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Weatherheads: History of a family firm

Weatherhead's advertisment
In these days of superstores, and their bulk purchasing power, there is little prospect of small, family-run shops surviving in the commercial world. Yet during the times when individual service and a community spirit were regarded as normal, Bletchley provided an environment where such businesses could thrive, and one still well-remembered firm was that of Weatherhead's, the last branch of which closed only a few years ago.

Around 1900, Fanny Isobella Alderman, from Swanbourne, married Edward Weatherhead and, having lived in Kent and Wen-dover, prior to World War One the couple moved to Bletchley.

Here, Mr Weatherhead became a gardener at Elmers, a school that was situated near St Mary's Church. Then, as one of the earliest commercial developments in that part of the town, in the mid-1920s he converted two houses, nos 71 and 73 Bletchley Road (now Queensway), and began in business as a florist, fruiterer, and seedsman.

At no 71 a confectionery and cooked meats shop was started two years later and, after employment in the greenhouses at Bletchley Park, Mrs Weatherhead's niece, Miss Elsie Alderman, began work in the new family business.

Tragically, in 1929 Edward was knocked down by a car and killed at Water Eaton crossroads but his widow continued the business and, on October 17 1931, replaced the greengrocery business at no 73, (now 103 Queensway) with a music and radio shop. This would be successfully run by her younger son Herbert (Bert) and her daughter Gertrude (Trudy).

In addition to Bert and Trudy there were three other offspring: Edward Cecil, (popularly known as Cecil), Leslie and Elsie. Leslie had a senior position with the Post Office and Elsie married George Morgan. (Their son, Paul, would become senior organist at Exeter Cathedral).

Becoming 'a reasonably able' carpenter, during his early teens, Bert had helped Fred Higgs, his close friend and cabinetmaker, in Fred's workshop at 19 Regent Street (no 17a has now been built on the site of the garden). And in 1931 he asked Fred to help him run the radio and music business.

The friends duly started working together, and with Bert having obtained the Murphy dealership in 1931 (at the age of 16!) for the radios Bert had made from kits, Fred made the cabinets.

As for the confectionery and cooked meat shop, in July 1940 Mrs Isabella Weatherhead retired from running the business and, thanking customers for thier loyalty, announced that her eldest son, Edward Cecil, would now continue the shop. Married to Madge Thurlow in 1928, Cecil had begun his working life at the Co-op Bakery but later joined the LMS Railway, where he stayed for seven years. For a year he then ran a poultry farm in Stoke Road before purchasing a grocery store at the corner shop, 79 Victoria Road.

His mother died at her home at 1 Leon Avenue in 1941 aged 66. Although the funeral took place in March 1941, the month also witnessed a less sombre event when her youngest son, Herbert, married Gladys Hurst of 35, Leon Avenue. Gladys was the daughter of Albert Hurst, who had been the manager at Randalls engineering works in Bletchley Road until it closed in 1926. At the age of 45, he then not only designed his own home - on his former allotment - but also began a general engineering works in Denmark Street, which in fact continued until recent years.

Following the outbreak of World War Two, with military requirements now obviously paramount, by 1942 Weatherheads Radio business was engaged in fitting radio apparatus into American tanks, and on joining the RAF Bert Weatherhead was involved at Potsgrove on wireless work for the Secret Service.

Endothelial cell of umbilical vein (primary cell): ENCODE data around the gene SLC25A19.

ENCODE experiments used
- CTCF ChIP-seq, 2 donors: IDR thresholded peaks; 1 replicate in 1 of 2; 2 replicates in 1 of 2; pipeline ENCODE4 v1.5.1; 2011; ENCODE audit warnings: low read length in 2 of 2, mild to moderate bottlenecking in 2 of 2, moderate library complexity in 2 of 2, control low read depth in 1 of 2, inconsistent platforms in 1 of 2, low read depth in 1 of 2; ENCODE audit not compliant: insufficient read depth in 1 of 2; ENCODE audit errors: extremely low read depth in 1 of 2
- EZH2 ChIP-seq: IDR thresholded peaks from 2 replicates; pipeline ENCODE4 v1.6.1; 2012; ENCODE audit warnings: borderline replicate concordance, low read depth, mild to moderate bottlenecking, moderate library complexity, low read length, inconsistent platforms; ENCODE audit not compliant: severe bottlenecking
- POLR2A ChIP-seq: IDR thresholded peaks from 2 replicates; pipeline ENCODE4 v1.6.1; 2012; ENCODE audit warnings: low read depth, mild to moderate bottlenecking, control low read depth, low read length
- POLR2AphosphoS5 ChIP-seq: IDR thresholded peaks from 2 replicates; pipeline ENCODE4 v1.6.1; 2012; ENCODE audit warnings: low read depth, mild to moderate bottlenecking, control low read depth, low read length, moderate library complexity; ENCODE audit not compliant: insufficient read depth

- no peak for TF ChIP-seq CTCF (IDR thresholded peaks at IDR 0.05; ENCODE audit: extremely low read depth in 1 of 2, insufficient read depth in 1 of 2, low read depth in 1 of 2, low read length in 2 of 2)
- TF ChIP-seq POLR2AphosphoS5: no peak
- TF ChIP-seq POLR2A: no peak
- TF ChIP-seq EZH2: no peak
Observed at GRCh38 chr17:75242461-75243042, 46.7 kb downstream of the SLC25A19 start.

Fred Higgs also joined the RAF and, although he was initially involved in servicing the radio equipment fitted to American Liberator bombers, he was later also posted to secret broadcast duties at the radio station at Gawcott, near Buckingham. The story of this secret wireless is told in the book Bletchley Park's Secret Sisters.

As for Cecil, by the direction of himself and the personal representatives of his late mother, the freehold smallholding known as The Poultry Farm, on the outskirts of Water Eaton, came up for auction at the Park Hotel on Wednesday February 25 1942. Comprising 28 acres, which were currently let at £61 pa, it would be purchased for £1,075 by Mr Valentin, of Stoke House.

Also on an agricultural theme, in early 1943 a greenhouse was offered for sale - 49ft x 12ft complete with heating installation - at Weatherheads, 73 Bletchley Road and, although the nearest offer to £5 would secure, the purchaser had to arrange the dismantling and removal. Then at the same premises in September half a ton of rockery stone came up for sale, ar perhaps the proceeds helped Mr I Weatherhead to buy Tudor House in Western Road the following month for the sum of £340.

With the continuing call-up, Ron Pearson, and John Oliffe, two former employees of Weatherheads, were now serving in the RAF and around the beginning of 1944 they had an amazing coincidence when they met in a Glasgow street. Not only did they discover that they were taking the same course, but also that they had been assigned billets at the same house, an old warehouse!

John, of 9 Leon Avenue, would later be attached to Radio SEAC which, as well as producing the Forces Radio Times from studios in Colombo, Ceylon, also broadcast programmes to the British Forces in the Far East. In fact, during 1946 thoughts of home were kindled for Signalman Ken Buckingham, serving abroad at Ahmednagar, by a programme for which John held responsibility. As one of a series of programmed entitled Sunday in the Park, this was a selection of brass band music which had been played one Sunday afternoon by a band in Central Gardens, Bletchley.

Long since demolished, Central Gardens was a pleasant local amenity, the site of which is now partly covered by Princes Way, opposite the Leisure Centre.